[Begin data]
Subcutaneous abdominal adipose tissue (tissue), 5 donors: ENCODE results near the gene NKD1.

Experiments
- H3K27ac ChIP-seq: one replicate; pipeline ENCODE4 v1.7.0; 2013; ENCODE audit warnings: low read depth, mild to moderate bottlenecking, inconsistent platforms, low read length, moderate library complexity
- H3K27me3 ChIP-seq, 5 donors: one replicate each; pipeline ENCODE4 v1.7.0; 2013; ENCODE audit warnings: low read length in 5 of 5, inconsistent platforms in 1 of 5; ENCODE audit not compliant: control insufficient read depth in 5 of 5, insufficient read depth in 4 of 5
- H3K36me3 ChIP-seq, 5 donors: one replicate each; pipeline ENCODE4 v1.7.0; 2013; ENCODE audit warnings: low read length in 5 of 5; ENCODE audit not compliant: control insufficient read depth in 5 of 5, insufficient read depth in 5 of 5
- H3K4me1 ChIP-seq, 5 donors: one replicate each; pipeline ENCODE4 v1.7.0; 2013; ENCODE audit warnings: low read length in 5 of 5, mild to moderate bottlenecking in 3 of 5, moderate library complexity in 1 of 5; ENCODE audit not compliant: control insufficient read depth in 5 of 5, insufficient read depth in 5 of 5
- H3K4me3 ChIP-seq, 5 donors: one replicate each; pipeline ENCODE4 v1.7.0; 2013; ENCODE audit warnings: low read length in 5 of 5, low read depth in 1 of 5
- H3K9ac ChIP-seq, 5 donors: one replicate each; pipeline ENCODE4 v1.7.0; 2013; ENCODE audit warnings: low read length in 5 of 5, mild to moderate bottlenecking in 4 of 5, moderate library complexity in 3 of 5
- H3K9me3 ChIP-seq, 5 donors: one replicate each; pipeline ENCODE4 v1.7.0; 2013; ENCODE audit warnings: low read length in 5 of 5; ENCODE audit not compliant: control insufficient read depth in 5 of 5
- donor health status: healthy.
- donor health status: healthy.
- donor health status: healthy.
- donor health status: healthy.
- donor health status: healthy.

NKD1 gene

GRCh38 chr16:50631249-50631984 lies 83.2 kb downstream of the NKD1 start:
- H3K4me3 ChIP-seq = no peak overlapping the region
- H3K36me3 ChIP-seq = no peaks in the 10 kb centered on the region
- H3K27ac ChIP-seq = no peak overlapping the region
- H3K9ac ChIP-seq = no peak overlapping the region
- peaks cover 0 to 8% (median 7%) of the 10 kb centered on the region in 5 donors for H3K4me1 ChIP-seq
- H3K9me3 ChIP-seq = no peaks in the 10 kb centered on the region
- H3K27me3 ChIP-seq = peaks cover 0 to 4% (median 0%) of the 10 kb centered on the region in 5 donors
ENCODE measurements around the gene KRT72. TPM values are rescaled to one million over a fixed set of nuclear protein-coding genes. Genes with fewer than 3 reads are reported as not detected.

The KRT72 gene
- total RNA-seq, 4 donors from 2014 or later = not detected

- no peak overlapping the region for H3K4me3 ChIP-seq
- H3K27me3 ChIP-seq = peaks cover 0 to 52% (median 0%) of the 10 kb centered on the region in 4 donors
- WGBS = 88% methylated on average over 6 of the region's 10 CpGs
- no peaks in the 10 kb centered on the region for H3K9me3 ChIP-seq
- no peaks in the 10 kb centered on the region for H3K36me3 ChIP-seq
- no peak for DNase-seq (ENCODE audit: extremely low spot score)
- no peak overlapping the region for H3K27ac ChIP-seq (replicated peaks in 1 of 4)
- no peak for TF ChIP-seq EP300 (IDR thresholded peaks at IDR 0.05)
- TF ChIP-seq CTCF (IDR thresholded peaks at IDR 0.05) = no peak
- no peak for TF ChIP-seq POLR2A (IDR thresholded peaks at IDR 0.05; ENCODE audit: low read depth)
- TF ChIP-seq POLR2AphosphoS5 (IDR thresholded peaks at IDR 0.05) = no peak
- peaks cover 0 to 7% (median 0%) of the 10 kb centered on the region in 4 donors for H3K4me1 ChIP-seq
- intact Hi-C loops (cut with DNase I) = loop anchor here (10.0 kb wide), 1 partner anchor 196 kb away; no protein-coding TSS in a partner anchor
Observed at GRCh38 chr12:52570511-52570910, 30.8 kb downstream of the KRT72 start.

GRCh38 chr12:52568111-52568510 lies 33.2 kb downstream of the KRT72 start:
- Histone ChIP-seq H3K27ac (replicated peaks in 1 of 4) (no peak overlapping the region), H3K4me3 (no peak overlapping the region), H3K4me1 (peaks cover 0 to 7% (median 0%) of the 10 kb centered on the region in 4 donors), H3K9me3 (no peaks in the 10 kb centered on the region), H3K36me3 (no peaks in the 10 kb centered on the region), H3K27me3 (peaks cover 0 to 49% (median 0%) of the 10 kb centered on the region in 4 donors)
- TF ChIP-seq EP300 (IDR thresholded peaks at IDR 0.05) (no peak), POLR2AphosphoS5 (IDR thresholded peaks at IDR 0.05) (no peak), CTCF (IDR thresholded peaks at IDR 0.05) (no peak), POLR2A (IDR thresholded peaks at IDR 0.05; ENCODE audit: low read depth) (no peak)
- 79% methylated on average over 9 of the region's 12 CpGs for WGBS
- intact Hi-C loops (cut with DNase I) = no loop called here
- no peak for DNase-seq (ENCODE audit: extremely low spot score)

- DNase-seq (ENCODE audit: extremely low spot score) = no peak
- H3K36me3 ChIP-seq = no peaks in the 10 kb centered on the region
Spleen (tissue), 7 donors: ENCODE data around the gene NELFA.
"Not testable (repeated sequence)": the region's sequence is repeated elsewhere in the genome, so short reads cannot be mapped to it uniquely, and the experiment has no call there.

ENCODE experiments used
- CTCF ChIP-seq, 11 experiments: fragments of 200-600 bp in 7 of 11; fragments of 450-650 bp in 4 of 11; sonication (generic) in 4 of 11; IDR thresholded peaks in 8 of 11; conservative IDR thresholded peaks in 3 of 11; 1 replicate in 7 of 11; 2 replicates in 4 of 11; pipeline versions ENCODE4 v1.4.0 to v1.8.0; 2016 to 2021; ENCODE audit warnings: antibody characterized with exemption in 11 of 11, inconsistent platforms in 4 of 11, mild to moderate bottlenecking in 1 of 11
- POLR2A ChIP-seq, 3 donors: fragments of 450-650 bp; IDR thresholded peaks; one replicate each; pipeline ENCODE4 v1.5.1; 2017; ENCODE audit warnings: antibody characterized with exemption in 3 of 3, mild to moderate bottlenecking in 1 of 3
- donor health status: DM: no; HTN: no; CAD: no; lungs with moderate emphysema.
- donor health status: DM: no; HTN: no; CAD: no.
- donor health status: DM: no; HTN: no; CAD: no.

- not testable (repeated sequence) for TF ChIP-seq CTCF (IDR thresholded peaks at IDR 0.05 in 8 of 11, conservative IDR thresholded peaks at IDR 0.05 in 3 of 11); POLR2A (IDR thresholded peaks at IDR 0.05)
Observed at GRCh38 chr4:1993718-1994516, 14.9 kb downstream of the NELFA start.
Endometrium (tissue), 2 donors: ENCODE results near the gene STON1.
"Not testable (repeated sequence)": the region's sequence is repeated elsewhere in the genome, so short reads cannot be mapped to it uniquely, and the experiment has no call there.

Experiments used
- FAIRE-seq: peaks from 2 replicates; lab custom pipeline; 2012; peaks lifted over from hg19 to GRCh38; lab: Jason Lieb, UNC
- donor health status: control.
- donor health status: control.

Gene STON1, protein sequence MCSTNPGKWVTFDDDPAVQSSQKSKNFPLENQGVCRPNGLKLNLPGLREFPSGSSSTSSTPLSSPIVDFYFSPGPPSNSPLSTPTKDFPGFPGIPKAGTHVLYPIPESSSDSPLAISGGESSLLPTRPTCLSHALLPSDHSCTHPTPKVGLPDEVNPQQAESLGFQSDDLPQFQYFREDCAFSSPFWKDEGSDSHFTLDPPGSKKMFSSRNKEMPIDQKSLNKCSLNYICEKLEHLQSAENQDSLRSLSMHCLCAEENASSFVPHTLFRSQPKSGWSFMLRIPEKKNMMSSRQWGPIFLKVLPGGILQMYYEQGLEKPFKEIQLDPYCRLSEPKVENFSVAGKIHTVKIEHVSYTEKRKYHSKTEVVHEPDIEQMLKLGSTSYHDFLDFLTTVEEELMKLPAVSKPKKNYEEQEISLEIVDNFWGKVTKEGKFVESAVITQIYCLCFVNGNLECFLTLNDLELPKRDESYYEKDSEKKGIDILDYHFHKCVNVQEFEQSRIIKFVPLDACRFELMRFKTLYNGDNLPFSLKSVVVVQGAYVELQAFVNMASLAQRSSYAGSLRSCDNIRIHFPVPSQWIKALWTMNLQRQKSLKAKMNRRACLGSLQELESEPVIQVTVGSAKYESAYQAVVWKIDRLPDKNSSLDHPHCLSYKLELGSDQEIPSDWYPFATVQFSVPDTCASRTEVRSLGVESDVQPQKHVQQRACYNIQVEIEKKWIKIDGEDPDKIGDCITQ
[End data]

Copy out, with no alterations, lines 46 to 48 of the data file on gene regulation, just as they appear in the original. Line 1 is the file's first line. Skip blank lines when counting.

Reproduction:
- no peak for DNase-seq (ENCODE audit: extremely low spot score)

- DNase-seq (ENCODE audit: extremely low spot score) = no peak
- H3K36me3 ChIP-seq = no peaks in the 10 kb centered on the region